Fatterstill Halls. A novel set in a girls' seminary in Israel, this absorbing story follows a diverse group of twenty-nine American girls who come to Israel with a combined total of 847 pairs of shoes and spend a year learning about life, Torah and the guilty pleasures of Bamba dipped in chocolate spread. By striking coincidence, all but two of the girls are named Aviva. They develop a close relationship with their madrichah, a twenty-four year old named Chaviva, who keeps telling the girls that, before making a decision, they should ask themselves, -Think: what would the Maharal have done?- In the middle of the year, Chaviva gets engaged, but her parents oppose the match because her fiancé's name is Ido. During the novel's climax, Aviva, the intellectual of the group, has a spiritual experience at the Kotel and decides to make aliyah, unless she first meets a nice guy from Englewood who has been accepted to Columbia Law School.

Conversations with G-d, Book 3. A long-time confidante of the Lubavitcher Rebbe looks back on his weekly meetings with the King Moshiach.

Nu? I'm Tired of Waiting! A well-known Orthodox feminist shares her hopes, fears and frustrations over a lifetime of struggle to transform Orthodoxy into Conservative Judaism. Speaking of her ambition to be an Orthodox rabbi, she writes, -I've always dreamed of standing and begging the congregation for silence in shul or watching my baal ha-batim fall asleep during my derashah.- She writes of her reverence for tradition and her desire to undermine it. In a stirring passage, she speaks of following in the footsteps of her heroines: Joan of Arc, George Eliot and Aunt Sadie. (In 1963, Aunt Sadie walked out on Uncle Myron for writing a poem about her entitled, -Servile Sadie, My Favorite Lady.-) Looking to the future, the author predicts that the laws of taharat ha-mishpachah will be updated, such that all married women will be required to make a monthly visit to the manicurist.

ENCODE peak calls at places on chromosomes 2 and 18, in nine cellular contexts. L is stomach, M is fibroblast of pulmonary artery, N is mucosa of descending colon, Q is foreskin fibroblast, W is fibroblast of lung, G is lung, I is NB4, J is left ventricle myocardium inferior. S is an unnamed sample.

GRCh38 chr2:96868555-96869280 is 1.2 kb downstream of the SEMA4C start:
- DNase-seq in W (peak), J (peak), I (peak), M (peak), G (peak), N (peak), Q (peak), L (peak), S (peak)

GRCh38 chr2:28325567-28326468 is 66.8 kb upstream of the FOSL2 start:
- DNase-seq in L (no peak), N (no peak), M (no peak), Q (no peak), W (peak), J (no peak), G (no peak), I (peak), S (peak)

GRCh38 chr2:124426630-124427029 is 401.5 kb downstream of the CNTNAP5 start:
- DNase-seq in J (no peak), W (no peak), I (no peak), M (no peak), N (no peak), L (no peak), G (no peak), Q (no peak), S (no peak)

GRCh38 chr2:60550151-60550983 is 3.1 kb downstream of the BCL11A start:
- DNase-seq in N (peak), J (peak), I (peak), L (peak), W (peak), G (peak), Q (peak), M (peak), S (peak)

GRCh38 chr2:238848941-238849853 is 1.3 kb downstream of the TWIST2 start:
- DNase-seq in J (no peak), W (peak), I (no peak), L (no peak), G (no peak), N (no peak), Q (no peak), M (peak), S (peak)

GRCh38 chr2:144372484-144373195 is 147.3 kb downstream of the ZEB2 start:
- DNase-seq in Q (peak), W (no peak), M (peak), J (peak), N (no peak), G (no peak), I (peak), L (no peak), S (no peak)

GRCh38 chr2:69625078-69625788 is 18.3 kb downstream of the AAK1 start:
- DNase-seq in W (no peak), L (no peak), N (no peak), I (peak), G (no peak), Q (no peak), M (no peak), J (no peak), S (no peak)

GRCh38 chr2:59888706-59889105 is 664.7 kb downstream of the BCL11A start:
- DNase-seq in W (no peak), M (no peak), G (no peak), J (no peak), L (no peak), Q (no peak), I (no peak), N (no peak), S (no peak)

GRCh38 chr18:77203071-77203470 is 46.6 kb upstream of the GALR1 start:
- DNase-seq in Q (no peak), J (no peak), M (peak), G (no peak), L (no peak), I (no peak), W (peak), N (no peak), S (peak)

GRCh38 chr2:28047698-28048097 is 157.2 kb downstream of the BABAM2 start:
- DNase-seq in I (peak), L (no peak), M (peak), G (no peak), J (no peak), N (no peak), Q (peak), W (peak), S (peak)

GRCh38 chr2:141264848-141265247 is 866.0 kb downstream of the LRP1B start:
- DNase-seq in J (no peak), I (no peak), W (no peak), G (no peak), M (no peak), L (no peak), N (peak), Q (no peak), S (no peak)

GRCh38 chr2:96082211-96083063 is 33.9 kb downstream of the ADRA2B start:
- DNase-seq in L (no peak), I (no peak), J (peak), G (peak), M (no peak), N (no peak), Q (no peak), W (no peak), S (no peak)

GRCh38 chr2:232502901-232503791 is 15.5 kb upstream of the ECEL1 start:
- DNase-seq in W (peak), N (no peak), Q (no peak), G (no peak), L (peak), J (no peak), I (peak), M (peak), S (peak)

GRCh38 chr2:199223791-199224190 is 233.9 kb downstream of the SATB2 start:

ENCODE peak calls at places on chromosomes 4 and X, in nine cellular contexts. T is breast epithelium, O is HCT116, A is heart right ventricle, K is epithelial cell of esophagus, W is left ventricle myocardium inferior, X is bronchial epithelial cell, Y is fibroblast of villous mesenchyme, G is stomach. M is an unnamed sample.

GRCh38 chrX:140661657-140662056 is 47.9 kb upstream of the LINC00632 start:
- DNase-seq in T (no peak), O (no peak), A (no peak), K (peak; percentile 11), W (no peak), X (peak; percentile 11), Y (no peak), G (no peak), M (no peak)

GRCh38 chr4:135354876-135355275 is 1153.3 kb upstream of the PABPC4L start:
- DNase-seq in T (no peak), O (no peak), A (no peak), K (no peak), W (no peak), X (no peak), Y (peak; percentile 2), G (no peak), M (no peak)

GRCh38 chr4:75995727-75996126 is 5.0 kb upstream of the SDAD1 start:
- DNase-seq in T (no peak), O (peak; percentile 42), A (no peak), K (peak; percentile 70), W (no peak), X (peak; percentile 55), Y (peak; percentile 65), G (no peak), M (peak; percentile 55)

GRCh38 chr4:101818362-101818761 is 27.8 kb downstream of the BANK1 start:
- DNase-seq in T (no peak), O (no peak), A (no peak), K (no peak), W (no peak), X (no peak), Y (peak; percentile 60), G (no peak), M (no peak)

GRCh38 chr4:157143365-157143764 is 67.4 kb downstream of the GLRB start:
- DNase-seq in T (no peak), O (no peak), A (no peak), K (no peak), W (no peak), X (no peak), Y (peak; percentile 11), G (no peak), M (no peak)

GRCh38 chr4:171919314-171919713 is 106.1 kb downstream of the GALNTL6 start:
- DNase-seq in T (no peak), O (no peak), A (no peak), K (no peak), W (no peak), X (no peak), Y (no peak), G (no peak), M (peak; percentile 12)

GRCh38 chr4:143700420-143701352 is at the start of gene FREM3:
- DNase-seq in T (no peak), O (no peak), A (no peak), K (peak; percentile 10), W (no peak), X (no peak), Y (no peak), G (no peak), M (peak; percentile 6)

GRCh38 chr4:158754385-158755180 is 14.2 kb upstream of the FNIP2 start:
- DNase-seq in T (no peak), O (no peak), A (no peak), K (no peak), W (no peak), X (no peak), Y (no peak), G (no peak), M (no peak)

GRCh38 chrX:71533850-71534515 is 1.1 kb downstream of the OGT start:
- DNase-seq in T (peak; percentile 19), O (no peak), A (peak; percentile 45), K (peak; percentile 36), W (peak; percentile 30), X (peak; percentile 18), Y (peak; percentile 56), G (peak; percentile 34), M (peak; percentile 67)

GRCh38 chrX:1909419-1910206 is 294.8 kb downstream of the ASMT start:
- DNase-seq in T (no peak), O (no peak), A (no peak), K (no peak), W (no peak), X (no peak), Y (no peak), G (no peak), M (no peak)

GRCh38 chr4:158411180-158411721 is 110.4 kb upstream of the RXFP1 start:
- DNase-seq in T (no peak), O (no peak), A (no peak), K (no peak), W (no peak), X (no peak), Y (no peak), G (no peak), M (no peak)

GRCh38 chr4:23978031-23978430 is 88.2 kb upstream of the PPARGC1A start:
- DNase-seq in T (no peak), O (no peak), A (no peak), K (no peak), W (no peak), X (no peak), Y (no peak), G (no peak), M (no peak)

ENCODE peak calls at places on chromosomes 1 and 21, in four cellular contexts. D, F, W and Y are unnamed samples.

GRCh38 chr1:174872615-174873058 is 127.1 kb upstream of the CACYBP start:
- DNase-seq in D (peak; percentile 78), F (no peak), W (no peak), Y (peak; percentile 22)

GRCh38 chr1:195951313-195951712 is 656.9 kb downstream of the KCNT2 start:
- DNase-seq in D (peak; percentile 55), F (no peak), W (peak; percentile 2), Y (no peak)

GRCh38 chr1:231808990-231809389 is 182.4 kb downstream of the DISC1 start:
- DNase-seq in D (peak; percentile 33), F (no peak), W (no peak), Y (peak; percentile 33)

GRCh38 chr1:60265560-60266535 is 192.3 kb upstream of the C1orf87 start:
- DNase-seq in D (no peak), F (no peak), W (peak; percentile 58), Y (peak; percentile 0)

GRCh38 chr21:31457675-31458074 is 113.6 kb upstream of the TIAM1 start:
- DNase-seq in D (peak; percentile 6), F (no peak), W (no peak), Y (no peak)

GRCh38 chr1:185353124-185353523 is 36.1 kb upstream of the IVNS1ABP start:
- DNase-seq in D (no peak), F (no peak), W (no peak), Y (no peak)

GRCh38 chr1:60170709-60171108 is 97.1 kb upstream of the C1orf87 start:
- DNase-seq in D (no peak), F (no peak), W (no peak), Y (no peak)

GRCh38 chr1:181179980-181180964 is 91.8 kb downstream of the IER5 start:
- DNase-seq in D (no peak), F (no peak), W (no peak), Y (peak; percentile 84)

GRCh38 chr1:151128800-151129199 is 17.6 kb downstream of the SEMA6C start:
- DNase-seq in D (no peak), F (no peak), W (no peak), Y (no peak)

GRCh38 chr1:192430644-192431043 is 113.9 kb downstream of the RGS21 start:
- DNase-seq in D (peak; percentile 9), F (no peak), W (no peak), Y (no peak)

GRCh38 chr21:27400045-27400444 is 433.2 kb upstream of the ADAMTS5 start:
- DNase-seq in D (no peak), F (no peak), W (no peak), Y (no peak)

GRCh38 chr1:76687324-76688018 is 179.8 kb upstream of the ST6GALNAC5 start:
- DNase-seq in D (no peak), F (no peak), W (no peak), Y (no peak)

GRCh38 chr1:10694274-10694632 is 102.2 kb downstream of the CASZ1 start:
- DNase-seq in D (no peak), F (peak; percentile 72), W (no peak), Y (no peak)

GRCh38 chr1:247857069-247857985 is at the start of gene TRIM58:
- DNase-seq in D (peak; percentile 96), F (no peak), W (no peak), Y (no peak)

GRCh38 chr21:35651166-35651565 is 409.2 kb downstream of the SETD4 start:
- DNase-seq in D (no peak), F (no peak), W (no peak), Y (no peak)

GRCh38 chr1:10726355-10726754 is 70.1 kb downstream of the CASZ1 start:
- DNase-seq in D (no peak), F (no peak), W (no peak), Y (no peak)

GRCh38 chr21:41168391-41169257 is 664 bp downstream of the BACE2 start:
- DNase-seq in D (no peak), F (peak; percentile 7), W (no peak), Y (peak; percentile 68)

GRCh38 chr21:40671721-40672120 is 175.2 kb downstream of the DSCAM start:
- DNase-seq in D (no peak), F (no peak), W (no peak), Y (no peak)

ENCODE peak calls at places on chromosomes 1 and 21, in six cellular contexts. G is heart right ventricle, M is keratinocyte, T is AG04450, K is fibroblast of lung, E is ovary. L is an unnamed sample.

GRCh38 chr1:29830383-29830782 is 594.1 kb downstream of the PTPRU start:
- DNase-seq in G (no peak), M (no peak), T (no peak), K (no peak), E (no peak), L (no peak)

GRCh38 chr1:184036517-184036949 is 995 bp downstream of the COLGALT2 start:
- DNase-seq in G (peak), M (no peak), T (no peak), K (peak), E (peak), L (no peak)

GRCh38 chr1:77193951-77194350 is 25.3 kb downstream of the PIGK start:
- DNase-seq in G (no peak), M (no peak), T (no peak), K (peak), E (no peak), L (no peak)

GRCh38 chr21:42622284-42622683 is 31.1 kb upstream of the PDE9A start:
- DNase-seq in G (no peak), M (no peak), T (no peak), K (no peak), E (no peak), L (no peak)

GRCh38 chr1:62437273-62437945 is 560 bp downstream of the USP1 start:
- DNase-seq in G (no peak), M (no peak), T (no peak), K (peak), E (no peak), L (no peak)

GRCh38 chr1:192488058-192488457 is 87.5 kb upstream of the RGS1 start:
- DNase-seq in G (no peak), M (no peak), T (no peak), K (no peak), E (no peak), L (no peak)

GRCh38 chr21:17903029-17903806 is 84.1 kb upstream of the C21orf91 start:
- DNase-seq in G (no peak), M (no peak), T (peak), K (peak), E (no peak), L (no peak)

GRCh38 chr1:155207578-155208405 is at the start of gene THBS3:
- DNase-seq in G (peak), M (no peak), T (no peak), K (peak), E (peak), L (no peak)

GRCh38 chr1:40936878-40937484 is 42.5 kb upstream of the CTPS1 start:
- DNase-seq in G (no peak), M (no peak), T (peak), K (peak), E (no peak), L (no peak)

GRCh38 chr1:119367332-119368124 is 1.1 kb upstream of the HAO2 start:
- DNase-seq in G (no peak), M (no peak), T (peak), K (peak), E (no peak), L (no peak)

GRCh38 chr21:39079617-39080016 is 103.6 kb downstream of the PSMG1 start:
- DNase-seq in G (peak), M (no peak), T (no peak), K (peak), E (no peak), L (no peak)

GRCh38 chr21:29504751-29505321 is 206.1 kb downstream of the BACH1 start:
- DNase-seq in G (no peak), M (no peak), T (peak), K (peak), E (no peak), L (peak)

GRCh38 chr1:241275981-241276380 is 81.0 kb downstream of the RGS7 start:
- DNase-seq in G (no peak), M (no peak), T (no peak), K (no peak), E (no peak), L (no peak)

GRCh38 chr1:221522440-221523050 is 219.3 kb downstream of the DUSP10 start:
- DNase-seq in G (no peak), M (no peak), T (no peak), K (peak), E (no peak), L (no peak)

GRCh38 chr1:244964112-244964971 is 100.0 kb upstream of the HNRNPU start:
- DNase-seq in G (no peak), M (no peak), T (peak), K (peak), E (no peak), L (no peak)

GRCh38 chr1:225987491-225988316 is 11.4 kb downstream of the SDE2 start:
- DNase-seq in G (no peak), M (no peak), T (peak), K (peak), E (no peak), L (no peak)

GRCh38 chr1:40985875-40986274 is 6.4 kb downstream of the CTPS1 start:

Katz in the Sheitel. The light-hearted story of Elana Katz, a young corporate lawyer in New York who heaves her briefcase into the Hudson River and becomes a full-time sheitelmacher. She soon discovers an untapped market for European virgin human hair sheitlach and popularizes a new wig design modeled after Marilyn Monroe's hairstyle called the -Rollin' Rebbitzen.- The style is an instant smash, and Elana opens salons in Brooklyn, Bnei Brak and Baton Rouge. With the help of her husband, a computer programmer, they launch the Kimchis Kollel, dedicated exclusively to the study of Gemara Sotah. Years, but not months, pass. At the suggestion of a prominent Gadol, the sheitel business is sold to Merrill Lynch which merges it with a company that sells flavored seltzer on the Internet. Without a business to run, Elana retires and dedicates herself full-time to criticizing the housekeeping skills of her daughter-in-law.

Triumph of Destiny of Survival. A sweeping history of the Jewish people told from the perspective of a twenty-seven year old accountant named Kasriel. Skipping back and forth between centuries, weaving midrashim, limericks and legends into each story, the book spins an entertaining though fictitious narrative, starting from Adam ha-Rishon and concluding with the 1974 laying of the cornerstone of Young Israel of Avenue J. Highlights include a retelling of the Bilam story from the perspective of the donkey and an eyewitness account of the Golem of Prague tackling an anti-Semite and removing most of his cardiovascular system. Sadly, the author does engage in historical revisionism, arguing that R. Shimshon Raphael Hirsch spoke Mandarin Chinese and claiming that the Mesillas Yesharim was written by the author's father-in-law. Lavishly illustrated, the book includes a reproduction of the invitation to the wedding of R. Saadia Gaon and a photograph of the Vilna Gaon's tefillin mirror.